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October 6th, 2010 WW Editorial Staff | Special Section Stories
 

Lan Samantha Chang

     
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IMAGE: Miranda Meyer

Doyenne of the Iowa Writers’ Workshop and Chinese-American author of Hunger, Inheritance and her newest, All Is Forgotten, Nothing Is Lost. She appears 1 pm Saturday with Aimee Bender on the Powell’s stage and at 4:30 pm Saturday for the “State of the Story” panel with Trevor Houser, Mary Rechner and Maile Meloy on the McMenamins stage.

What are your favorite themes to write about?

Time and memory, art vs. life, displacement and longing.

Name three books on your nightstand or shelf right now.

The Lives of the Artists by Giorgio Vasari; Elizabeth Bowen: A Biography by Victoria Glendinning; The Reader by Bernhard Schlink.

What’s your personal writing ritual?

I have a secret place in Iowa City. It does not have phone or Internet service. On an ideal weekday, I drive to this place in the morning and write before going in to the office. On a more typical weekday, I don’t have much time and end up working in my car. It is a ’96 Honda Civic that I bought used with money from selling my first book.

My favorite word in the English language:

I’m interested in the American names of Chinese dishes. For a while I was interested in the term “pupu platter.” Currently I’m very fond of the phrase “mock duck.”

Name an inspiring, amazing piece of work:

The Beast in the Jungle by Henry James.

Name a book you think is highly overrated. Be honest.

Angelina at the Fair by Katharine Holabird. Little girls and their parents all over the world love the Angelina books, but they read as if they were written by a computer.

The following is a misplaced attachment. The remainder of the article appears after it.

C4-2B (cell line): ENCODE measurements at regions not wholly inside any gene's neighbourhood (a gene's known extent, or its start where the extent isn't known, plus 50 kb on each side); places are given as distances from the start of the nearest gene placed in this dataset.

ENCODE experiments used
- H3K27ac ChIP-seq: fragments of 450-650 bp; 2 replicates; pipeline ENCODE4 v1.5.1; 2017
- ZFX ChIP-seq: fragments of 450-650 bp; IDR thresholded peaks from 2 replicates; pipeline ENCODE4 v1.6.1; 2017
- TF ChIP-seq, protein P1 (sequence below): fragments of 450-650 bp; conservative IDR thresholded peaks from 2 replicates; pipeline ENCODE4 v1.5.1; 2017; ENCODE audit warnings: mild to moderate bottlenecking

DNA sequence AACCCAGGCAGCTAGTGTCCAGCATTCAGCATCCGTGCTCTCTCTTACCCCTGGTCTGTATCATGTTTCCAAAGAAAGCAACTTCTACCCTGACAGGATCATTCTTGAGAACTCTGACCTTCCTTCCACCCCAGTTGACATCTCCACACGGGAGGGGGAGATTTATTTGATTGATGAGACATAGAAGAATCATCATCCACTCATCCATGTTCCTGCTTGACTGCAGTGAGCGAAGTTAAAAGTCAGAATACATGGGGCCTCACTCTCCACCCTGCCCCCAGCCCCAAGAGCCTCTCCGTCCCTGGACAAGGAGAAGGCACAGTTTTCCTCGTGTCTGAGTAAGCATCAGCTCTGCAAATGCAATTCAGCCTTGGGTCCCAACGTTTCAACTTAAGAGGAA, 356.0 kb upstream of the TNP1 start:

The dumbest thing I ever did is…

Refuse to speak Mandarin, at home, as a kid.

The best piece of advice I ever got was…

“Stop thinking.”

What’s your literary guilty pleasure?

Glossy books of knitting patterns, any glossy books about knitting. Glossy catalogs for children with tiny, stylish, ludicrously overpriced outfits.

The closest I’ve ever come to quitting is…

Right now. Watching this current book, which I love, struggle into the world against bizarre misinterpretations.

Most recent nightmare:

This morning at 4 am. I’m in an airport trying to board the plane for the next city on my book tour, and I can’t find the gate.

Your cure for writer’s block:

Read. Immerse myself in my outer life (job, family) and my inner life begins to scream to get on the page again.

A dead person you’d like to meet (they’d be alive during the meeting):

William Maxwell.

What was your favorite book as a kid?

Third grade: Johnny Tremain by Esther Forbes. Fourth grade: Little Women by Louisa May Alcott. Fifth grade: The Kid From Tomkinsville by John R. Tunis. Sixth grade: The Outsiders by S.E. Hinton. And the whole time I was reading Laura Ingalls Wilder, more John R. Tunis, more Louisa May Alcott, Elizabeth George Speare, J.R.R. Tolkien, and lots of stuff like The Five Little Peppers and How They Grew.

Please paste a short paragraph from a story, poem, article, blog post, etc., you’re currently working on below:

From a short story in progress, about a non-credentialed painting school in France:

High summer and they were living in a blaze of light. The barley fields, the grazing fields, the mown hayfields with bales joined like yellow beads. The sun was unbearable. She only had to stand in it for a few seconds to know it was dangerous. The sun was imperial, it was godly; yet, Marin sensed the landscape and everything on it was like a slice of bread in a French toaster: scorched only on one side. The backside, the shadow side, of everything was moss and lichen, mold, deeply black. The painters worked the parched surface of the blue and gold world; beneath, where the frogs and snails toiled, was the slithery underside of things.

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